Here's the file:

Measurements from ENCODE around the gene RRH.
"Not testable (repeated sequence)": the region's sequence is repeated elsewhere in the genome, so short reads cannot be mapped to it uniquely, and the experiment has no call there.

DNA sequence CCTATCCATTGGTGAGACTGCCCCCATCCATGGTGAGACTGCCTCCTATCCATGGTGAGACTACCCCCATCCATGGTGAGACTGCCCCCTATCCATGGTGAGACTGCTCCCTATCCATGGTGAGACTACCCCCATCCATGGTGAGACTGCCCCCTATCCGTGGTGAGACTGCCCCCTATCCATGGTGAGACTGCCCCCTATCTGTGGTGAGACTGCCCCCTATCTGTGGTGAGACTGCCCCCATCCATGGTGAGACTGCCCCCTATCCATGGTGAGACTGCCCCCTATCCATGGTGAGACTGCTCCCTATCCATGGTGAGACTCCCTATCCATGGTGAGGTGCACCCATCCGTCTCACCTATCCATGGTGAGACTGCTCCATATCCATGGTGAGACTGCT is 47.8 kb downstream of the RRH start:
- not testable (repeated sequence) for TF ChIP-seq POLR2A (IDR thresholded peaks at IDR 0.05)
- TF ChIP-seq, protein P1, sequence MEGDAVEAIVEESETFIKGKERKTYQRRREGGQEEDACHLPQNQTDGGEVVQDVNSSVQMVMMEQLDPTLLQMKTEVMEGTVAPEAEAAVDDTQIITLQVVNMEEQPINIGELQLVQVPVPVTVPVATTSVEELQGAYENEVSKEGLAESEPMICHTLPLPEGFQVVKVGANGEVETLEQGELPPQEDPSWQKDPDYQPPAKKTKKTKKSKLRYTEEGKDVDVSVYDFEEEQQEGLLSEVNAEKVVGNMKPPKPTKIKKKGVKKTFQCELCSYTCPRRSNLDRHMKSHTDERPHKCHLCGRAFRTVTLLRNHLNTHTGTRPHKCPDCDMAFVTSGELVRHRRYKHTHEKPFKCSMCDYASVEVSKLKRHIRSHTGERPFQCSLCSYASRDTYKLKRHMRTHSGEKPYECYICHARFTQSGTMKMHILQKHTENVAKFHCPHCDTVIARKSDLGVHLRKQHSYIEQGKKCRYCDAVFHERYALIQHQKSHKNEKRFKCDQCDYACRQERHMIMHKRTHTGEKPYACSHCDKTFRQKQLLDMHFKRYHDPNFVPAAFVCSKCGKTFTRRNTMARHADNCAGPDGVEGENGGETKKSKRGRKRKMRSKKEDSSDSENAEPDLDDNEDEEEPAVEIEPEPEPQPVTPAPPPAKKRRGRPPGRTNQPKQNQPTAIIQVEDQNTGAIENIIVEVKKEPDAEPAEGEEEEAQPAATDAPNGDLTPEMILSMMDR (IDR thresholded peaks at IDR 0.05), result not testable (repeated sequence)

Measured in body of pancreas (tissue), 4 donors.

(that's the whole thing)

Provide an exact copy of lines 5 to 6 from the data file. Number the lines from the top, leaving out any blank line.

- TF ChIP-seq, protein P1, sequence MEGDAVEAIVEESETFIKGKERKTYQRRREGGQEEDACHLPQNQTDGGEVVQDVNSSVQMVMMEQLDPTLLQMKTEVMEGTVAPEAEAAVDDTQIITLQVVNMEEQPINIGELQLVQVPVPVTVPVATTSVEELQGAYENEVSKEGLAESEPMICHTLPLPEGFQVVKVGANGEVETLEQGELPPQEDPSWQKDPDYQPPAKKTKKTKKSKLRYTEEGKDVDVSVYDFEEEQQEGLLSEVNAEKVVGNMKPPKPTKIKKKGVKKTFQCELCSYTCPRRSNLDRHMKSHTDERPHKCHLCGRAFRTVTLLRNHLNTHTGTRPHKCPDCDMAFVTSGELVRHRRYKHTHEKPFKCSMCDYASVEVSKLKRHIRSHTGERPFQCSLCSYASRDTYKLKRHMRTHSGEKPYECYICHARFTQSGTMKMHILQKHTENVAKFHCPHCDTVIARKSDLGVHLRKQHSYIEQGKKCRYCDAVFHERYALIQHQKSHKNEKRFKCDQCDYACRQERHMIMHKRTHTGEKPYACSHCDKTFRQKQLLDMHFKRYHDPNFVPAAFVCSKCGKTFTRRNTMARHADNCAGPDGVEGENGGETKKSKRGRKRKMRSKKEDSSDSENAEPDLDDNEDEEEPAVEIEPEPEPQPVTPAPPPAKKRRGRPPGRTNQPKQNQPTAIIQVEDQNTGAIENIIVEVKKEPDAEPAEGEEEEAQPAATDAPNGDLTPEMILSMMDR (IDR thresholded peaks at IDR 0.05), result not testable (repeated sequence)

Measured in body of pancreas (tissue), 4 donors.